Ellen Lehnert
Written by Ellen Lehnert

Ellen Lehnert, PMP, Microsoft Project MVP, MCP, is a independent consultant and trainer on Microsoft Project and Project Server. She has taught Microsoft Project over 400 times and is the author of  MS Project 2010 and

2013 published courseware. Ellen is also a contributor and tech editor for many reference books, a developer for the Microsoft Project certification tests and is a frequent meeting speaker for Microsoft, MPUG and PMI. Contact Ellen at ellen@lehnertcs.com.

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4 Comments
  1. Hi,
    Great post.

    Was wondering, when i set a baseline it causes the baseline cost to change and therefore the BCWS,BCWP fields are calculated (not so sure how exactly during the time period).

    Why if i manually copy the the Cost to Baseline Cost it does not work and the EVM fields are not updating? what else is the baseline override does relating the EVM calculations besides copying the cost to baseline cost/Baseline fixed cost?

    Also sometimes when there was % complete set and the cost was changed when i set the baseline i don’t get the results i excpected, is the % complete sets the period with actuals as fixed and the costs spread are not changing? can it be re-spread according to the new cost?

    Reply
  2. If you could tell me what version of MSP you are using I could test this for you.

    Keep in mind that Cost resources are not included in the EV calculations. If you have cost resource values on the tasks, they are not included which could be why you are seeing a difference in the cost values. Fixed costs are included.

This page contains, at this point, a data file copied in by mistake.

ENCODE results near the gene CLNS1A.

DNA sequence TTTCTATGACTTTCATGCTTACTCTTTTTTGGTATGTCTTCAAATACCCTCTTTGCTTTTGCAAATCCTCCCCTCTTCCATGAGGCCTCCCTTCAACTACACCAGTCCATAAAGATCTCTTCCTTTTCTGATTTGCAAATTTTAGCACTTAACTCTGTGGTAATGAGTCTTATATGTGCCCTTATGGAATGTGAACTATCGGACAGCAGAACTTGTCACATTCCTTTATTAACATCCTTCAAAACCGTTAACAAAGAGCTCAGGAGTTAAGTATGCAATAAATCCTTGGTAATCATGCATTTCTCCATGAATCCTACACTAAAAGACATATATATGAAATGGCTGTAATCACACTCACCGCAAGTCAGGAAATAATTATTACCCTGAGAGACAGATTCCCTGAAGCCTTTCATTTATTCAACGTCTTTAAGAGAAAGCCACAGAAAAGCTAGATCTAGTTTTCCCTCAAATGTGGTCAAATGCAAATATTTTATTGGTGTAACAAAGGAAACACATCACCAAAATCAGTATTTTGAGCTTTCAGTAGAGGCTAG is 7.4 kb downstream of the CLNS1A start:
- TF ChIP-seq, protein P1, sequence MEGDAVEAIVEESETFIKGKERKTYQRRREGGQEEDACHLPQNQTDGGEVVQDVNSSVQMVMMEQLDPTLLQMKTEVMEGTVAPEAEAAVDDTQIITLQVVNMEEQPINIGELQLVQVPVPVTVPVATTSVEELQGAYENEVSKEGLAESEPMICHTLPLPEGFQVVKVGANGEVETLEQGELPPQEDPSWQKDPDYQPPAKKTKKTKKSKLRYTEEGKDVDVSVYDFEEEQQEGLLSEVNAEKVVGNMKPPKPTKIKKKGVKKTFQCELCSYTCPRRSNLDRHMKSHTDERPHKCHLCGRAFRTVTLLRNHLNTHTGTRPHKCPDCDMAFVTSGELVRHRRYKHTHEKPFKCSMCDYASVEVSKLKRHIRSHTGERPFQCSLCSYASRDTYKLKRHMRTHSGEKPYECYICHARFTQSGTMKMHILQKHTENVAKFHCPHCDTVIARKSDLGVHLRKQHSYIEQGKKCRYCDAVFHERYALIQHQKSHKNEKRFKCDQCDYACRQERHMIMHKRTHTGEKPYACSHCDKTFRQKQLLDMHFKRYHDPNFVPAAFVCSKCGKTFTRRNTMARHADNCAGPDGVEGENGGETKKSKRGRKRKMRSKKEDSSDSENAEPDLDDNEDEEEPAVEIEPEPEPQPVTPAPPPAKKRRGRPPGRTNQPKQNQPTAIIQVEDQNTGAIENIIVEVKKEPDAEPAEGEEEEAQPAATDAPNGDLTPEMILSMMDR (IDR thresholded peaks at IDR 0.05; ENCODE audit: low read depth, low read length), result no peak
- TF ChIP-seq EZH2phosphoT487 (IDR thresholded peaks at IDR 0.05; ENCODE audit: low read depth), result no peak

The actual EV calculation is done at the time of re-scheduling uncompleted work based on the status date. Trying to copy other fields into the baseline cost field to trick MSP is not a good idea.

    Reply
  3. Hi Ellen, This article is useful.

    1.) Could you please let me know if the below statement is true or false: (as per my knowledge this looks false to me)

    “To extract earned value fields using a MICROSOFT PROJECT SCHEDULE, one would need to explicitly program the logic into the tool. “

    2.) When allocating resources to a MPP schedule, it would be prudent to allocate 10 hrs or 4 hrs or 12 hrs or 7-8 hrs to a resource on daily basis?

    To me look like allocating 7-8 hrs to a resource on daily basis is the best option. Kindly share your thoughts.

    Thanks.

    Reply
  4. Sandy – to answer your first question – yes, MS Project will calculate EV and it does not have to be programmed to do it. You must set up the project correctly, however, to make it work. You will need hours and cost estimates for each task as well as per hour costs for each resource. Then you set a baseline. You must then collect actual hours worked, enter the values to update the project, set a status date and reschedule uncompleted work. EV is calculated as of a status date. Do these actions and you will see EV calculated on the EV tables.

    To answer your 2nd question – first you must decide how many hours of production do you expect from a resource in a day. this might be different for each resource. So if I assign 40 hours of work to a resource should I expect them to complete the task in 5 days (production of 8 hours per day) or should it take closer to 7 days (production of 6 hours. per day). For consistency I leave the calendars at 8 hours (default) and use the assignment percentage to vary how much of the resource is assigned. Most users will assign resources at 75% of total availability. If you expect 8 hours of production in a day from your resources, you might be planning an unrealistic schedule.

    I hope this helps.

    Reply